|Cooper Cobra Radial G/T (SR)||440||A||C|
|Cooper Discoverer A/T||460||A||B|
|Cooper CS5 Grand Touring||780||A||B|
|Cooper CS5 Ultra Touring||600||A||A|
|Cooper Discoverer SRX (H)||740||A||A|
|Cooper Evolution H/T||600||A||B|
|Cooper Evolution Tour (T)||600||A||B|
Cooper Tire Reviews
Better Business Bureau (BBB) rating: A+
BBB complaints in last three years: 46
As one of the largest tire companies in the country, Cooper holds a positive reputation within the tire industry. The company has an A+ rating with the BBB and is known for offering quality tires at relatively affordable prices.
Our team has compiled a sampling of both positive and negative customer reviews for Cooper tires below to help you get a sense of the brand’s customer satisfaction.
Positive Cooper Tire Reviews
“This is my second set of Cooper Discoverer HT3. I really love these tires, and with the rims I have, I get a lot of compliments on how cool my truck looks. … Great treadwear and they keep air very well.”
– Dawgman via Tirebuyer
“I am a very low mileage driver, 2004 Ranger with 29K original miles. … However, that doesn’t mean I cannot appreciate the smoother ride, better traction, and the absolutely best deal I could find, price-wise, to replace the same original tires that were on my truck.”
– Low Miles via Tirebuyer
Negative Cooper Tire Reviews
“Bought these tires almost three years ago. … Was told during [a] recent oil change and tire rotation that tires were ready for replacement and no need to rotate. I looked and couldn’t believe they had worn that bad, in just 10,000 miles. Not buying Coopers again.”
– Greg46 via Tirebuyer
“From day one I have had problems with these all-season tires… These are the loudest and [most] annoying tires ever. They even vibrated my car. I tried to explain to the tire dealer that something is wrong with one or more tires. Of course, they say nothing is wrong.”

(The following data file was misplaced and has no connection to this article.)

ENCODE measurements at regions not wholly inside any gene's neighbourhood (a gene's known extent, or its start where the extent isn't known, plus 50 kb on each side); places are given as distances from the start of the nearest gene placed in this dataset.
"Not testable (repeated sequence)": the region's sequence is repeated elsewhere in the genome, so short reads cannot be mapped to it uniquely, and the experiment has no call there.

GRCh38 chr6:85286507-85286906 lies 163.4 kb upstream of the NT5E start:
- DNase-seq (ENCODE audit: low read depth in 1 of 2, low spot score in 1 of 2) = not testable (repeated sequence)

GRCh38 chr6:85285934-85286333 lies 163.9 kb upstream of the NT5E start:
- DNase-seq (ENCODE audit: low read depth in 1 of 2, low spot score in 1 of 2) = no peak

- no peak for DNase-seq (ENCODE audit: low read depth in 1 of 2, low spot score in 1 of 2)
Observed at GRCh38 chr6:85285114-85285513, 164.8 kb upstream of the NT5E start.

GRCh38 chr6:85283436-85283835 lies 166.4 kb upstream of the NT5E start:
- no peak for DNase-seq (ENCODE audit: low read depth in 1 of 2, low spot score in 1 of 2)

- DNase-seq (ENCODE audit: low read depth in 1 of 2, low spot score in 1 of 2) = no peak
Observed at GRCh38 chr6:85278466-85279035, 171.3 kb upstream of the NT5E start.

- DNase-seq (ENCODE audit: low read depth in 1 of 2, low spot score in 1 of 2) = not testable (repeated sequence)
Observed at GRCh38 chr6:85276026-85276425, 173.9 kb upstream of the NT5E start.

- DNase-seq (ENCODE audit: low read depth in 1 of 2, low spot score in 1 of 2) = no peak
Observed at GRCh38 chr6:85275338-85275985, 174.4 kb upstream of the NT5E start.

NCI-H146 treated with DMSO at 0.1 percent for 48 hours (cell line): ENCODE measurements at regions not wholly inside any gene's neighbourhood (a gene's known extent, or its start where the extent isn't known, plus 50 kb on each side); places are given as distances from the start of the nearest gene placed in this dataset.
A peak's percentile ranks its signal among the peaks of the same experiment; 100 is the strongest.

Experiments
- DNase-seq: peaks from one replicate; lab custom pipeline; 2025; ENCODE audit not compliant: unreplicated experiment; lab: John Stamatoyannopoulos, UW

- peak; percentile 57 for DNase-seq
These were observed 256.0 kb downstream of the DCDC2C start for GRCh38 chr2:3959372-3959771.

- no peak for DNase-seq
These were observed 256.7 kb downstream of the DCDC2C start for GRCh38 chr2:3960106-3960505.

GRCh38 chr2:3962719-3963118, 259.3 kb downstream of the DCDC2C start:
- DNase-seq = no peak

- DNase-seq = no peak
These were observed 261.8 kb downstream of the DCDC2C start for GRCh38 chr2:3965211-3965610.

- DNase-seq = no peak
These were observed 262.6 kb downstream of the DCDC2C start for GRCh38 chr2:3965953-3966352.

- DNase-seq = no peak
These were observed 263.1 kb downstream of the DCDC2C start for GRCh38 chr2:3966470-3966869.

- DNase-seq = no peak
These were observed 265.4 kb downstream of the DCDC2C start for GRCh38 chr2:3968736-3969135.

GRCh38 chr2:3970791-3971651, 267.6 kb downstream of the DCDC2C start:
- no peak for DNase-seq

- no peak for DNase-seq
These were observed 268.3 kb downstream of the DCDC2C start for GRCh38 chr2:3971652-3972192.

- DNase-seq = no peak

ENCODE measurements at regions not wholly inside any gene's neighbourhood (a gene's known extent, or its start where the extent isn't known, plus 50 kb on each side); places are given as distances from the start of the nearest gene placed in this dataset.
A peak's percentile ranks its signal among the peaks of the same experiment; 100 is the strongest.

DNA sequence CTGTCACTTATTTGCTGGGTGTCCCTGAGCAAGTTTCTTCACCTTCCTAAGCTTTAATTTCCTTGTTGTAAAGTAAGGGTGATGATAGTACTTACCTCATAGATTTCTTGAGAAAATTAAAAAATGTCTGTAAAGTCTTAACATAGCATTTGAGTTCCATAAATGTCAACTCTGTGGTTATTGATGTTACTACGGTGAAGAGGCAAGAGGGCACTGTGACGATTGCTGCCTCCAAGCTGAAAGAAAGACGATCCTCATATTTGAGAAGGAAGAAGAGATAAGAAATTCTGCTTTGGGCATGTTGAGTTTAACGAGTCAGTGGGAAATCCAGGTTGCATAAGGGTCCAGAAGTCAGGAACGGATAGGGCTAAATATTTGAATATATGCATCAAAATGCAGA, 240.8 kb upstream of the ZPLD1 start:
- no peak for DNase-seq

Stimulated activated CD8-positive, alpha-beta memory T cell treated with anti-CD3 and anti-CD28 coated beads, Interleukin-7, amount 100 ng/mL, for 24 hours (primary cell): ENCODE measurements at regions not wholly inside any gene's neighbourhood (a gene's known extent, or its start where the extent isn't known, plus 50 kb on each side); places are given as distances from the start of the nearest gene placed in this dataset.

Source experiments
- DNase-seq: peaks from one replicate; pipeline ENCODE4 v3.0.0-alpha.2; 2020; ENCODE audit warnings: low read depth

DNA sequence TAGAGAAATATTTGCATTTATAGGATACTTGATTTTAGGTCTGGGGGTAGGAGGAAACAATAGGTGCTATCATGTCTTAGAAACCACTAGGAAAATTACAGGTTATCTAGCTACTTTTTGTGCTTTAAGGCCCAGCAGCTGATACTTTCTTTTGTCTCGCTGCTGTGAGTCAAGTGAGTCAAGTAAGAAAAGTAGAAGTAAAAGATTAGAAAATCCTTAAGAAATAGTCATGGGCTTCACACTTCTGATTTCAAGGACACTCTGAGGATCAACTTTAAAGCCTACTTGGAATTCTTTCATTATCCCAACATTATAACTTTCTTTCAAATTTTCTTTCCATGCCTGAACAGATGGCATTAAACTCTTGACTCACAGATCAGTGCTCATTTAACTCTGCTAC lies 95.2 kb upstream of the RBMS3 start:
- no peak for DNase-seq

– Disappointed Customer via Tirebuyer
Other Recommendations For Tires
Cooper isn’t the only tire brand our team of experts recommends. Michelin and Goodyear are two tire brands at the pinnacle of the industry, with both brands offering a range of tire options.
Michelin: Best Overall
Founded in Clermont-Ferrand, France, in 1889, Michelin is one of the biggest tire brands globally. In fact, Michelin was the second-largest tire manufacturer in the world for the 2020 fiscal year, according to Statista. Our team of experts recognized Michelin as the Best Overall tire brand due to its quality, durable tires.
For more information on this tire brand, check out our Michelin tire review.
Goodyear: Most Durable
Goodyear is an American company headquartered in Akron, Ohio, and has been providing high-quality tires since 1898. With over 100 years of experience, Goodyear has a positive reputation in the industry. Our team of experts recognized Goodyear for offering the Most Durable tires.
To learn more about the company, read our Goodyear tire review.
Frequently Asked Questions
How We Rate Tire Brands
Our review process aims to deliver consistent and unbiased assessments of tire brands. While there are multiple qualities that make a tire manufacturer successful, our review team focuses on those we believe are the most important for consumers:
- Price: Tire size and type can both affect the final cost. Our team of experts compares pricing across a variety of tires from each brand.
- Tire Variety: To determine this score, we look at the types of tires available, including passenger tires and light truck/SUV tires. Tire types can be based on the season, terrain, and other factors.
- Reputation: The National Highway Traffic Safety Administration (NHTSA) created the Uniform Tire Quality Grading (UTQG) Standards to score treadwear, traction, and temperature. Tire brands with high UTQG ratings perform best in this category. Established companies with a long history of reliable service also receive positive marks.
- Customer Satisfaction: We comb through customer reviews on sites like the Better Business Bureau (BBB) to learn about customer experiences. Tire brands with a low volume of complaints score well in this area. We also consider studies from experts like J.D. Power, giving top marks to companies that have a high customer satisfaction index.
*Data accurate at time of publication.